It is said that “A journey of thousand miles starts with a single step!” and to be honest ours was a few hundred miles, but it sure did felt like a thousand. Let me first tell a bit about how to pick the best time and prepare for this trip. The best time to visit Kaza, Spiti valley is from May to October. In winters from November to April, the temperatures here drop to subzero and the roads are closed for longer duration of time due to heavy snow fall and landslides. According to one of the locals there the conditions are such adverse that even the local population moves out of the city to a more favourable location. The roads are constructed and maintained by B.R.O (Border Road Authority). BRO (pun intended :p), they do a wonderful job even in these most difficult of terrains and conditions.
Before starting with the journey make sure you have the following items packed in your bags. These might come in handy at some point in this wonderful and adventurous journey.
- A rugged backpack with rain cover and back support
- A torch and some extra batteries
- A water bottle (1-2 liters)
- Raincoat (Full body)
- 3-4 pairs of woolen socks
- Waterproof gloves
- Waterproof and subzero jacket
- Mufflers and woolen caps
- Glare protection sunglasses
- Waterproof boots
- Extra pair of shoes
- First aid kit with mountain sickness medicines
- Some energy bars
- 2-3 Waterproof bags (small 5-10 liters)
Day 1: Manali to Batal
Our adventure started in Manali, we reached here early morning by a Volvo. We then rented the bikes from a local vendor and took off to a nearby lodge for a quick breakfast. The journey ahead is difficult and have very less resting places, so we wanted to make sure that we are ready before we begin. Our journey started at around 11 am with a full tank of fuel. The road till Rohtang pass is well made with lots of Dhabas and Restaurants, this part of the trip is as easy as it can get. The difficult stretch starts from Rohtang pass onward, but to be honest we didn’t face much difficulty crossing this once deadly but beautiful pass. This was mainly because of good weather conditions when we were traveling towards Kaza, but this was not the case when we were returning. More on this in later posts in this series.
After crossing Rohtang pass the next stop is Gramphu where you will find a few tented dhabas with limited but better tasting eating options. Gramphu is also the splitting point between Leh-Ladakh highway. After crossing Rohtang pass there is a slight right turn which is really easy to miss, make sure that you look for road sign carefully till this point. This is around 67 KM from Manali and takes around 2 hours to reach the resting point. It has some amazing Rajma/Kadhi rice you can gorge on while taking a short break.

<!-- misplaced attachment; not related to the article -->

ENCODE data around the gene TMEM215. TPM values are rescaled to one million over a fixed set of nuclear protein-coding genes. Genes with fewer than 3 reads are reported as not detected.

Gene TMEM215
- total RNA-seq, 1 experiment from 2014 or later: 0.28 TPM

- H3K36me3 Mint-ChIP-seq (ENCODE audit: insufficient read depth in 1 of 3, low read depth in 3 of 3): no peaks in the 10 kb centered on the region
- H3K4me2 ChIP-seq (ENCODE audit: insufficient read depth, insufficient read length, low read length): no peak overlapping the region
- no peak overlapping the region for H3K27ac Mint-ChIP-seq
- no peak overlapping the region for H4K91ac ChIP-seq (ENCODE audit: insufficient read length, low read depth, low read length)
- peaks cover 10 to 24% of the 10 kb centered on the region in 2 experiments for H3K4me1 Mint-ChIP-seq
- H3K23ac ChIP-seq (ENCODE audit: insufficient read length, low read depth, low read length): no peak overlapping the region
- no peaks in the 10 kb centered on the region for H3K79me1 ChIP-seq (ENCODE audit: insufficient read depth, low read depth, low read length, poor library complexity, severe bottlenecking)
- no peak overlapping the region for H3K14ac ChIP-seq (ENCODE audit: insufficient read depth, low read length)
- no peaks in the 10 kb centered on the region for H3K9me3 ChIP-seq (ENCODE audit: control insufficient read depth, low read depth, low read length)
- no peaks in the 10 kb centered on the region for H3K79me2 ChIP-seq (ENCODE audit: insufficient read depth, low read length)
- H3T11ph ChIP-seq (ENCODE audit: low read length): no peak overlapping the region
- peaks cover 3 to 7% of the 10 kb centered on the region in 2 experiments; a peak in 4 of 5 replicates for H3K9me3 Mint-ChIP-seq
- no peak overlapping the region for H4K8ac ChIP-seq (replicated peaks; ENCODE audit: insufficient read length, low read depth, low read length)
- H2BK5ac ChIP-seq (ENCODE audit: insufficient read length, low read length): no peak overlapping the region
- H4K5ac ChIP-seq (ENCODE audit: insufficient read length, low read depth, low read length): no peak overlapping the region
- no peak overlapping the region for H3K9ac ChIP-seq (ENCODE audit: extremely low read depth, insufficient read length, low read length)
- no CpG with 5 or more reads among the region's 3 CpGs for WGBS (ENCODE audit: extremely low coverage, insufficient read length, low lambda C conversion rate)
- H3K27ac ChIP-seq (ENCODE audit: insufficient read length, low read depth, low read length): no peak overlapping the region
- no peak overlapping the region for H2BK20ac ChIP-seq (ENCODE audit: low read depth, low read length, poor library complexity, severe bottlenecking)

Chhatru is the next village and is just 17 KM or 30 minute drive from Gramphu. If you decided to not stop at Gramphu you can pit stop here for supplies (Water, Food). The terrain gets more difficult from here as there are a lot of river crossings starting from this point. Some of the crossings were really easy to pass but there were a few in which our bikes stuck and the pillion rider had to get off in the river to push the bike from behind. It is recommended that you do not attempt to cross this stretch after 4 PM as the river flow can increase in the evening and if stuck, you might not find any immediate help there. It takes around 2.5 hours to cross this stretch of the road and it can become extremely difficult to cross depending on the flow of water in the river.
Batal is the next stop after Chhatru with some good overnight resting options. It is around 31 KM or around 2.5 hours away from Chhatru. It takes longer to reach here due to all the river crossings and slippery roads that one encounters on the way. Once you reach Batal, you will see some tented dhabas with temporary stone walls. The temperature can easily reach subzero levels at nights, so make sure you are packed right for these temperatures. The river side stay and serene view makes you feel like in heaven.
Recommendation: You should give a visit to Chacha-Chachi dhaba for some delicious food and two wonderful hosts (Chacha and Chachi).
We concluded our day here after some delicious food and hot ginger-lemon tea. The sleeping area was a big hall made with stone stacked walls and bedding all over the floor. It was extremely chilly at night, so much so that we required multiple thick woolen quilts to pass the night.
Stay tuned for the next day and next post in the series. If you haven’t read what motivated me to go through this trip, then I highly recommend reading the previous post.